Rwandan, Ugandan Forces Battle in Congo
By Karl Vick
The mortar and artillery battle for the Congo River city of Kisangani exploded the simmering tensions between two governments that united in 1997 to help sweep dictator Mobutu Sese Seko from the country he called Zaire. Only a year ago, Rwanda and Uganda again sent their armies to support a rebellion aimed at ousting his replacement, Laurent Kabila, who named himself president and renamed the country the Democratic Republic of Congo.
Differences over how to conduct the current war led to divisions in the principal rebel group, the Rally for Congolese Democracy, which splintered into two factions--one backed by Rwanda, the other by Uganda. Until this past weekend, those differences had been played out in political infighting, but on Sunday, fighting erupted at the Kisangani airport and spread to the mildewed city center. By tonight, Rwandan troops were said to have taken control of a hotel and textile factory previously held by the rebel leader supported by Uganda, Ernest Wamba dia Wamba.
Neither side would discuss casualties, but the Associated Press reported that physicians in the city of about 1 million had counted more than 50 civilian dead.
Whichever faction prevails, analysts said the fighting already had shattered what remained of the myth of an "African Renaissance." President Clinton invoked the phrase during his extended visit to the continent last year, embracing the leaders of both Uganda and Rwanda as exemplars. Two other former allies described as among the continent's brightest hopes, Ethiopia and Eritrea, have been locked in trench warfare over a disputed border for more than a year.
In both cases, Washington dispatched a mediator to try to bring together the supposed friends; today, Gayle Smith, Clinton's national security adviser for Africa, arrived in Uganda. Rwandan Vice President Paul Kagame, who controls his country's government, had already arrived to meet with Ugandan President Yoweri Museveni.
The two leaders have a long history as allies, having fought together in the rebel movement that brought Museveni to power in Uganda in 1986. Museveni then helped sponsor the Rwandan Tutsi rebel force, led by Kagame, that fought its way to power in 1994 and halted the genocide being carried out by extremist Hutus against Rwanda's Tutsi minority.
But they now find themselves divided over which rebel faction will sign a fragile peace accord intended to end the Congo rebellion. Rwanda and Uganda, as well as Kabila and his allies, signed the agreement July 10, but the divided Congolese Rally for Democracy did not.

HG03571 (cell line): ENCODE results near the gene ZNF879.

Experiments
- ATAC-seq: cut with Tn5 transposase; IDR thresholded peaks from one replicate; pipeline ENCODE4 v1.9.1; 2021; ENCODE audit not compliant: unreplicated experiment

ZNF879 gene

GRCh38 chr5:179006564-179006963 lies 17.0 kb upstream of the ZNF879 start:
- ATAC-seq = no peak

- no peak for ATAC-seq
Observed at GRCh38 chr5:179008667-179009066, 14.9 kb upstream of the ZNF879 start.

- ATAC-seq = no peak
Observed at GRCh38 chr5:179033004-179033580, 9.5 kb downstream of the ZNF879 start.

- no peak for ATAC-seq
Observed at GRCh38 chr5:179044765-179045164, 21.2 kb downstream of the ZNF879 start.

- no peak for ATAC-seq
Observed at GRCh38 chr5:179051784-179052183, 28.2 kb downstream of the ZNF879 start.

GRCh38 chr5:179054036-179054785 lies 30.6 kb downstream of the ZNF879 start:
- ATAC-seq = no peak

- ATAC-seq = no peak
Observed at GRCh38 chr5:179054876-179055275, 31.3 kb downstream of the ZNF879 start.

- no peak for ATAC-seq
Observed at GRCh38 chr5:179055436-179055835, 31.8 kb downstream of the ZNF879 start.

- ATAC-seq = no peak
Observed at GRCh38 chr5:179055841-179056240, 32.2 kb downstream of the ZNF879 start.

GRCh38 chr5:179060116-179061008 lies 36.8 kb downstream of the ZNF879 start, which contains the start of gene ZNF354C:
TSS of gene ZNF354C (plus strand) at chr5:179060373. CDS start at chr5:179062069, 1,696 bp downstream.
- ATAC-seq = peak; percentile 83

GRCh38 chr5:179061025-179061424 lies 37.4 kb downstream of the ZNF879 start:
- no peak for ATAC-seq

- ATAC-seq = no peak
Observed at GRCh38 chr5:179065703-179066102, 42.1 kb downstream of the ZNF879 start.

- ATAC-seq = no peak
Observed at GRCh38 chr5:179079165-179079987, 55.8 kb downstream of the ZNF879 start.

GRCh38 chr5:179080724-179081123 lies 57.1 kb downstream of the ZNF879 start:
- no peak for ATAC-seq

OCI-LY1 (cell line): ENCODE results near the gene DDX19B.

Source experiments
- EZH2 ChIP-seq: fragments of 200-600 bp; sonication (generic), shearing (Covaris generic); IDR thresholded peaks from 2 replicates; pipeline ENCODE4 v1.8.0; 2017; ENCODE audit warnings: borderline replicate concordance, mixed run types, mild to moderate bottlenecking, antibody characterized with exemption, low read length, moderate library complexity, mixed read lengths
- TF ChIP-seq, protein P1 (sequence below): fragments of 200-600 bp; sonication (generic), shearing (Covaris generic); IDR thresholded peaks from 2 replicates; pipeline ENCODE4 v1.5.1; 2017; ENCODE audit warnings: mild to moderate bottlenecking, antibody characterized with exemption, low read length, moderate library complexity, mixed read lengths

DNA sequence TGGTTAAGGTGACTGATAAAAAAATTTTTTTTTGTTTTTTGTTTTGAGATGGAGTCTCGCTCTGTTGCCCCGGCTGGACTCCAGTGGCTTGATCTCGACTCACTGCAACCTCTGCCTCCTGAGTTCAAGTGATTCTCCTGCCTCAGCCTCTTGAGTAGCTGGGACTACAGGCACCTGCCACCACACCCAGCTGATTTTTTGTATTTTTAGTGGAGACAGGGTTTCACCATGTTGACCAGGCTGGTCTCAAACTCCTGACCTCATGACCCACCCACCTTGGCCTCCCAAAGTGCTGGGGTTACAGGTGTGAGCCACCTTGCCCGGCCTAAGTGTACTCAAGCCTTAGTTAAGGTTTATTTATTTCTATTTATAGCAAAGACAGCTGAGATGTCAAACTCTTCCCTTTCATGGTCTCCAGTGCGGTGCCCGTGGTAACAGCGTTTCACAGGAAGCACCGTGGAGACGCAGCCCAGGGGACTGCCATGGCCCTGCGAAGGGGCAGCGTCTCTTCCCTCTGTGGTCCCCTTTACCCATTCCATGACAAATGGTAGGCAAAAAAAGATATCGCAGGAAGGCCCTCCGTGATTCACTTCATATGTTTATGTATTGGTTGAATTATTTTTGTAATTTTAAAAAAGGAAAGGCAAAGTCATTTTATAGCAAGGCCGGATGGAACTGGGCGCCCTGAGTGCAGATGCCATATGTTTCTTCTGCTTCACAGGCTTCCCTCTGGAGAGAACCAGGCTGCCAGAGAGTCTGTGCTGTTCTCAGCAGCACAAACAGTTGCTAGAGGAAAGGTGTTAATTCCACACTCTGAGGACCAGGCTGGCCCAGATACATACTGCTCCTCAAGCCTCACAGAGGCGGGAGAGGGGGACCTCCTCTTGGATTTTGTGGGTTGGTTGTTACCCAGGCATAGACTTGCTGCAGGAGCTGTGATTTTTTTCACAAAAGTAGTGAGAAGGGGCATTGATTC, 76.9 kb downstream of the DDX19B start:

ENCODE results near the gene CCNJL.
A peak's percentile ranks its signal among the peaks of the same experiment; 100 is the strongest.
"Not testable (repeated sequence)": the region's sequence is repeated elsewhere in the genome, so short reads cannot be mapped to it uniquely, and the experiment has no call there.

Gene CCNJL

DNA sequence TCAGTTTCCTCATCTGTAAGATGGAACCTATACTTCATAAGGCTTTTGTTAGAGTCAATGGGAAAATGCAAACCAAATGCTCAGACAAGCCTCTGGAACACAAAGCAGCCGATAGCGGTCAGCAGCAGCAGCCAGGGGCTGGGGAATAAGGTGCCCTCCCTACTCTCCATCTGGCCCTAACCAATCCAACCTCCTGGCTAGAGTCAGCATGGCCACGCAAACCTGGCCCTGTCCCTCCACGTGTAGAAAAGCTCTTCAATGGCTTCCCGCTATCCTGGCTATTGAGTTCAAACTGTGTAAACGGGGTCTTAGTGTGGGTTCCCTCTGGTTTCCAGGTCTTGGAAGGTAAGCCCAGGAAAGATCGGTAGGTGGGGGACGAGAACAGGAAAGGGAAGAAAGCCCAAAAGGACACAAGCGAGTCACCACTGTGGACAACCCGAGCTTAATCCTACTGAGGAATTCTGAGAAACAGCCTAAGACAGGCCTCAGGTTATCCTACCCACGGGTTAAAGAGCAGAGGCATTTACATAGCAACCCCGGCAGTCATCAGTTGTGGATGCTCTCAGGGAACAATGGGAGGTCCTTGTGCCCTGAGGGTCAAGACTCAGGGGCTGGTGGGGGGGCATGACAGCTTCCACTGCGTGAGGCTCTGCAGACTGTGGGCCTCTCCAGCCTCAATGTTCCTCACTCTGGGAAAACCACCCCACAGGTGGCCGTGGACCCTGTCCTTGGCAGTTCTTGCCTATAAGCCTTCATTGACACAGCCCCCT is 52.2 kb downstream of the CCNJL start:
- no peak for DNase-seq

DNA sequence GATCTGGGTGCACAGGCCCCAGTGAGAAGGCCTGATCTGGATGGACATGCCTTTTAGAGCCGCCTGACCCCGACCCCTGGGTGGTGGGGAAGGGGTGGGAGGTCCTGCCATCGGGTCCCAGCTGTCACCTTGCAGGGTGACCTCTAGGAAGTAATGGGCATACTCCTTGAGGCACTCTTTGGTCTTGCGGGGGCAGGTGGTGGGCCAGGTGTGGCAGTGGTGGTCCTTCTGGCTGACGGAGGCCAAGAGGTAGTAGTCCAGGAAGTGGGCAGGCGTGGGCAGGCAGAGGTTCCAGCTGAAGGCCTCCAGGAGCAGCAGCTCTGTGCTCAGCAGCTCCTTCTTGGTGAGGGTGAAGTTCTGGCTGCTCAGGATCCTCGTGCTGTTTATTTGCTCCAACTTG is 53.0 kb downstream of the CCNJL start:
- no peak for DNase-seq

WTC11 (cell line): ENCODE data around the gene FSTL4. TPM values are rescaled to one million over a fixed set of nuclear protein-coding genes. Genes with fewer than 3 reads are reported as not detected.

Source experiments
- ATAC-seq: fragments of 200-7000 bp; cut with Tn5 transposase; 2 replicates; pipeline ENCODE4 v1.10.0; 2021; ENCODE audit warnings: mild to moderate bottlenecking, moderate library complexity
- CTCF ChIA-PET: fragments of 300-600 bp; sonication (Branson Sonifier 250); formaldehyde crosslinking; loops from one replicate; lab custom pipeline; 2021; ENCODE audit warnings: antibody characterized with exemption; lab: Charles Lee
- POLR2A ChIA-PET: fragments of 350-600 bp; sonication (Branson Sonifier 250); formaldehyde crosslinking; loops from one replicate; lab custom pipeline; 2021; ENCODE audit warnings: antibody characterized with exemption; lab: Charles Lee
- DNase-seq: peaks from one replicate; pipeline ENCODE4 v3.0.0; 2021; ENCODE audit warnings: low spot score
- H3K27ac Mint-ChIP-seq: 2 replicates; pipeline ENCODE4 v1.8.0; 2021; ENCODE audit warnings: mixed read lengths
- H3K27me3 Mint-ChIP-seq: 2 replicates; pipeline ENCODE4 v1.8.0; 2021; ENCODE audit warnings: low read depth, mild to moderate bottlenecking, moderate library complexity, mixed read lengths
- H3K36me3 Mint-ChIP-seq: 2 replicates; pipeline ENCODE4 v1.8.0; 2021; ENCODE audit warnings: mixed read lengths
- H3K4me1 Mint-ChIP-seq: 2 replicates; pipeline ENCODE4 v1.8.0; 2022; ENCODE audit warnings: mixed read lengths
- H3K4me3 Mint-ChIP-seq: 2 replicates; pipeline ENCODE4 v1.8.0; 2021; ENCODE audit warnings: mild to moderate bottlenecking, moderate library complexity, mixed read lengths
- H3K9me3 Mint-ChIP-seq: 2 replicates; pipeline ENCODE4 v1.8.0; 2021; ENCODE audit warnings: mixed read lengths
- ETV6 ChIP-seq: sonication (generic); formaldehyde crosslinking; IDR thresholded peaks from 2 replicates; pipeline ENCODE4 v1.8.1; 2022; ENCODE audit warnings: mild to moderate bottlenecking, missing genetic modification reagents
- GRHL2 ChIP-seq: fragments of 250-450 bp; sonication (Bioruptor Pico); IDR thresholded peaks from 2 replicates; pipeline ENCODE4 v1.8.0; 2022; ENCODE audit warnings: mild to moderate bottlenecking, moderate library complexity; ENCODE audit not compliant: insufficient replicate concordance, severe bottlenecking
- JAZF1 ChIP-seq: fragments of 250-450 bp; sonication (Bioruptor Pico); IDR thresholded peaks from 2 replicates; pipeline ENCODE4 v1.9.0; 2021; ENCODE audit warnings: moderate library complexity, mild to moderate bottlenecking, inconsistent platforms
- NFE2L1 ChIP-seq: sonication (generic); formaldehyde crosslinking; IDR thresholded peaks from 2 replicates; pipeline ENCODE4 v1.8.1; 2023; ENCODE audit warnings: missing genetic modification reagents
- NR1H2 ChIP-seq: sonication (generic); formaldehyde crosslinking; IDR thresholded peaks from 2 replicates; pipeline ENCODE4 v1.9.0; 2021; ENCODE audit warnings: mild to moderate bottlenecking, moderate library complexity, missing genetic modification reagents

Rwanda backs the larger faction, based in the Congolese border city of Goma. Uganda supports Wamba, who after being ousted by the Goma group, decamped to Kisangani. Wamba has insisted that he be allowed to sign the peace accord, and his Goma rivals refuse to sign if he does. "Wamba does not control even one soldier," Bizima Karaha, a leader of the Goma faction, said in a telephone interview.
To break the deadlock, diplomats from South Africa and Zambia traveled to Kisangani this month to assess the rivals' claims. The trip was preceded by a flurry of fighting that the Goma faction called an attempt by Uganda to improve Wamba's military profile for the benefit of the visitors. Karaha suggested that a similar motive accounted for the much heavier fighting Sunday and today. "They want to create a de facto situation on the ground," he said.
At the same time, Karaha took pains not to blame the Ugandan government. He repeated the claims of a Rwandan government spokesman that the fighting at Kisangani was spurred by a rogue Ugandan commander acting to defend personal interests in the city, a trading center for the region's substantial diamond riches. The Ugandan army also controls gold mines in Congo.
In Uganda, a Museveni adviser also played down what was widely described as heavy fighting. "These things happen in families," said John Nagenda, the adviser. "They've happened now between two very good friends, Rwanda and Uganda. At the top, I believe these things will be worked out."
Nagenda said the countries' leaders, after meeting in a Ugandan safari lodge on Lake Edward, will produce a communique putting the matter to rest. He emphasized the Ugandan government's amicable history with Rwanda's leadership and its commitment to fighting Rwandan Hutu extremists who stage cross-border attacks from Congo's jungles.
But he added: "If Uganda and Rwanda were to go their separate ways, the biggest loser would be Rwanda. Nobody's going to throw us out of Kisangani. I know that for a fact."
© Copyright 1999 The Washington Post Company